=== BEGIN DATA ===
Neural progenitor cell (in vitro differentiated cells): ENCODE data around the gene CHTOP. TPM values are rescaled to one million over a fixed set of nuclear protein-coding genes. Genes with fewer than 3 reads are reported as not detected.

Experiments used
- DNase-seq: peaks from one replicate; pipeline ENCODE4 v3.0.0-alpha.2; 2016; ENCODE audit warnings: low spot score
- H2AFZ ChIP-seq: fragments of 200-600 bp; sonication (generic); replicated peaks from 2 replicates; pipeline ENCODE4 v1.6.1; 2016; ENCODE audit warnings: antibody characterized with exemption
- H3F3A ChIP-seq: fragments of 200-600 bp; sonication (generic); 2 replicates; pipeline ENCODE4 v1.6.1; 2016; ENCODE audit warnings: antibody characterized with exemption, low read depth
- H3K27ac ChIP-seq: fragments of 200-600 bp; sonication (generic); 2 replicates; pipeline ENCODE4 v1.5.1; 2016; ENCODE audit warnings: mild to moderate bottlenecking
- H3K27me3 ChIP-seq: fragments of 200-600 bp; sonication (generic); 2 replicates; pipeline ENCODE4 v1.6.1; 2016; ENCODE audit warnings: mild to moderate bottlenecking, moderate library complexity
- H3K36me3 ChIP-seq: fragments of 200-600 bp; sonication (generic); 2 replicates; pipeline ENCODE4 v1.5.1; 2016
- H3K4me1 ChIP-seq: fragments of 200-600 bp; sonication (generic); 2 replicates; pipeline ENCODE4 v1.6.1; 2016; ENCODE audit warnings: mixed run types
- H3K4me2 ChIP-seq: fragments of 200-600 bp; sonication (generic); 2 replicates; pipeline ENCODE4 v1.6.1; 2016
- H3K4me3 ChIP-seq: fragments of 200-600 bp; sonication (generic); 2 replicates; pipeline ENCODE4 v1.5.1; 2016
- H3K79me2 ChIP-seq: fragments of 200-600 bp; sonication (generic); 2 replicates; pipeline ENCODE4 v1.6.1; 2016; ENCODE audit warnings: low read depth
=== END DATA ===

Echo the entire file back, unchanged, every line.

Neural progenitor cell (in vitro differentiated cells): ENCODE data around the gene CHTOP. TPM values are rescaled to one million over a fixed set of nuclear protein-coding genes. Genes with fewer than 3 reads are reported as not detected.

Experiments used
- DNase-seq: peaks from one replicate; pipeline ENCODE4 v3.0.0-alpha.2; 2016; ENCODE audit warnings: low spot score
- H2AFZ ChIP-seq: fragments of 200-600 bp; sonication (generic); replicated peaks from 2 replicates; pipeline ENCODE4 v1.6.1; 2016; ENCODE audit warnings: antibody characterized with exemption
- H3F3A ChIP-seq: fragments of 200-600 bp; sonication (generic); 2 replicates; pipeline ENCODE4 v1.6.1; 2016; ENCODE audit warnings: antibody characterized with exemption, low read depth
- H3K27ac ChIP-seq: fragments of 200-600 bp; sonication (generic); 2 replicates; pipeline ENCODE4 v1.5.1; 2016; ENCODE audit warnings: mild to moderate bottlenecking
- H3K27me3 ChIP-seq: fragments of 200-600 bp; sonication (generic); 2 replicates; pipeline ENCODE4 v1.6.1; 2016; ENCODE audit warnings: mild to moderate bottlenecking, moderate library complexity
- H3K36me3 ChIP-seq: fragments of 200-600 bp; sonication (generic); 2 replicates; pipeline ENCODE4 v1.5.1; 2016
- H3K4me1 ChIP-seq: fragments of 200-600 bp; sonication (generic); 2 replicates; pipeline ENCODE4 v1.6.1; 2016; ENCODE audit warnings: mixed run types
- H3K4me2 ChIP-seq: fragments of 200-600 bp; sonication (generic); 2 replicates; pipeline ENCODE4 v1.6.1; 2016
- H3K4me3 ChIP-seq: fragments of 200-600 bp; sonication (generic); 2 replicates; pipeline ENCODE4 v1.5.1; 2016
- H3K79me2 ChIP-seq: fragments of 200-600 bp; sonication (generic); 2 replicates; pipeline ENCODE4 v1.6.1; 2016; ENCODE audit warnings: low read depth